Sofia Pinedo-Padoch, Department of Anthropology. What is left of life after death? My research explores the legal and bureaucratic articulations of lives after individuals pass away without a last testament or any known next of kin. I have been conducting fieldwork at the King’s County Public Administrator’s Office, which is tasked with administering the estates of all Brooklyn, New York residents who die intestate. My focus is two-fold. First, I explore what “matters” after an individual passes away without beneficiaries – which remnants of a life become important and which disappear? What kind of life story takes shape when the State administers an estate? Second, I look at how estates are then dealt with en masse by an office with limited resources. Cases arrive in the office constantly from every neighborhood and enclave in Brooklyn. The “decedents,” as the deceased are called, run the gamut from multi-millionaires to the homeless. The work of the public administrator delves into the specifics of myriad life stories and kinship connections, but at the same time, is forced to treat individual stories as systematically organized files in a rapidly expanding archive. How is this tension between the specific and the systematic negotiated in daily office life? I hope to use my work at the public administrator’s office as a unique lens through which to view the dynamic and diverse population of New York City.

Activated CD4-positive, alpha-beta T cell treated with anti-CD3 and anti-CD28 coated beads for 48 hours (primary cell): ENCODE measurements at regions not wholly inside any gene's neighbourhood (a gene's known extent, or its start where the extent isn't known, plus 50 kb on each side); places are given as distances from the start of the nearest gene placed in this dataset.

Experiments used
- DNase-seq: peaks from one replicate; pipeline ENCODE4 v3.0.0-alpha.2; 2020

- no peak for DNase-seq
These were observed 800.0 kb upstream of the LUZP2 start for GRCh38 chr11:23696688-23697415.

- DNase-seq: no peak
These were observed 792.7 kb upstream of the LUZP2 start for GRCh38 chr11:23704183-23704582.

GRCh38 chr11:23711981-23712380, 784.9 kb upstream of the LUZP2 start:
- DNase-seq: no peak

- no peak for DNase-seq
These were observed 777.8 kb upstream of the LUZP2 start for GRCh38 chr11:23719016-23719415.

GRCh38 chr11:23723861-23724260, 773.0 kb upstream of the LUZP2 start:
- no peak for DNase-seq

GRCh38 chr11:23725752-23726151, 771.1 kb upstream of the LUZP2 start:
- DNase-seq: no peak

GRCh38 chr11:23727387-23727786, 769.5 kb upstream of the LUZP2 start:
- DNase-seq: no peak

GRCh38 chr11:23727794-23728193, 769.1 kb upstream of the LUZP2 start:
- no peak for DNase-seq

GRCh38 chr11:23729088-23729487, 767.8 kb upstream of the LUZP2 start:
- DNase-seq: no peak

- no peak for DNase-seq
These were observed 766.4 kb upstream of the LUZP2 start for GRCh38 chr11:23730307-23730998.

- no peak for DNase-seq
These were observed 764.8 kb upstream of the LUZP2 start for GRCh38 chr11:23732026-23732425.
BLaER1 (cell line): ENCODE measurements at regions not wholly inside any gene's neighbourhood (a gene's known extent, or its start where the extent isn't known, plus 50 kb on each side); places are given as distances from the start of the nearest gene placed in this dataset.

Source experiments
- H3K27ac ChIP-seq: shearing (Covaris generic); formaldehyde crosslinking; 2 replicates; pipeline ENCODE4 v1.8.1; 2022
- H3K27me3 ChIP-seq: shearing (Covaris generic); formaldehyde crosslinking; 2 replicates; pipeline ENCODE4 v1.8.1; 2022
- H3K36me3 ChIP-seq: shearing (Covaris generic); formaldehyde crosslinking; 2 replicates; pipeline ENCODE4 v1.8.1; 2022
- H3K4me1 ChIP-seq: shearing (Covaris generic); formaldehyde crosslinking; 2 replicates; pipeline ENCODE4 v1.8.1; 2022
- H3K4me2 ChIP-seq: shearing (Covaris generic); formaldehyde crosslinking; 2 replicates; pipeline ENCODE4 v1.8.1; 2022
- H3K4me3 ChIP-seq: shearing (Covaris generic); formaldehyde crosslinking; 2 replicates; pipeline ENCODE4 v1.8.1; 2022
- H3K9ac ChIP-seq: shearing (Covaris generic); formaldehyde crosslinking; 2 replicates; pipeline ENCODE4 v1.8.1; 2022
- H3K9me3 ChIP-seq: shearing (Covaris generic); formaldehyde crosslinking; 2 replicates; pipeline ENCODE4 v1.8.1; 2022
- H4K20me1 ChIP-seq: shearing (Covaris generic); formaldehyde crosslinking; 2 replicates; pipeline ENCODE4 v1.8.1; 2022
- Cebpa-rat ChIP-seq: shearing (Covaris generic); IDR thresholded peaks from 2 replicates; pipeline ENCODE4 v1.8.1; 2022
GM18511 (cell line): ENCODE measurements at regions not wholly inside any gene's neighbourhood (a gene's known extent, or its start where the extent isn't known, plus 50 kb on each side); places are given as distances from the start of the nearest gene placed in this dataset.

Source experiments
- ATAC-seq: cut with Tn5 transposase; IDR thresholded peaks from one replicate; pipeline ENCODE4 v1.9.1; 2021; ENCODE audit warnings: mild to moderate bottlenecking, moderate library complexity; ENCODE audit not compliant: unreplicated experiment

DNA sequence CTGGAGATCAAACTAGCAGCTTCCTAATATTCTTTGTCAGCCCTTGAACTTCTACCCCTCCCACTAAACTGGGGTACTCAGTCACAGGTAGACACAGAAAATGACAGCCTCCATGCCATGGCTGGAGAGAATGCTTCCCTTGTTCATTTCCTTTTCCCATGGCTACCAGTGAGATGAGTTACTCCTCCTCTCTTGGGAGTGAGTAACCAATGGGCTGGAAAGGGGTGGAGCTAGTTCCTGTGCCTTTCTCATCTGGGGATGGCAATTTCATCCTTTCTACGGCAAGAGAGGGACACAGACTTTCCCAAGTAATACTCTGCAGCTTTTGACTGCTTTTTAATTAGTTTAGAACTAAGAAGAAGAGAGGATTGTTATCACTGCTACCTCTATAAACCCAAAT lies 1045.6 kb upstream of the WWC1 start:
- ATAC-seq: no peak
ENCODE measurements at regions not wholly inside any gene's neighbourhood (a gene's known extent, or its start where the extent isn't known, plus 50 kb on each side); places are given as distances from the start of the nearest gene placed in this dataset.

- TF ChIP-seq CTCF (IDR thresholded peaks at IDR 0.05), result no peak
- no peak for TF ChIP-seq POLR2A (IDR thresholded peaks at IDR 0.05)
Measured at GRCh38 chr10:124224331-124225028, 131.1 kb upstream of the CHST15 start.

Matt Tokeshi, Department of Politics. My dissertation examines a neglected but important puzzle in American election campaigns. Despite notable African American gains in elections, success at the statewide level has been elusive. Only five states have ever elected an African American governor or U.S. Senator. Why are African American governors and Senators still so rare? To answer this question, I conducted a set of original voter surveys in real-time during actual campaigns, combined with a content analysis of news, campaign spending, and election results in all relevant states, and supplemented this data with two original experiments. The results offer four major findings. First, African American candidates are attacked more often than comparable white candidates on themes that evoke racial stereotypes, such as crime and welfare. Second, these attacks diminish support among white voters with ambivalent or negative attitudes toward African Americans – a wide swath of voters in statewide elections. Third, the attacked candidates use a variety of rhetorical strategies to respond to these attacks, and some are vastly more successful than others. Fourth, when I systematically analyze each strategy, I find that rebutting these attacks by calling attention to their racial nature backfires against African Americans but serves identical white candidates well, pointing to a racial disadvantage for African American candidates. However, a number of other rebuttal types restore their favorability ratings. Together, these analyses demonstrate that although African American candidates are constrained by race, they can nevertheless find effective ways to respond to attacks they tend to encounter when attempting to reach the highest offices in the United States. My findings advance a central line of research in American racial politics on the conditions that activate racial animosity. Existing studies find that campaign messages that highlight negative stereotypes of African Americans can activate racial stereotypes, fears, or resentments among white voters. However, this research has not taken into account an important fact: that attacked candidates often respond to these negative messages. Elections are not a single-shot event, and messages that activate stereotypes do not exist in isolation. I find that some rebuttals succeed in deactivating racial animosity. Thus, while the existing literature focuses on how campaigns activate racial prejudice, my research shows the circumstances that overcome prejudice.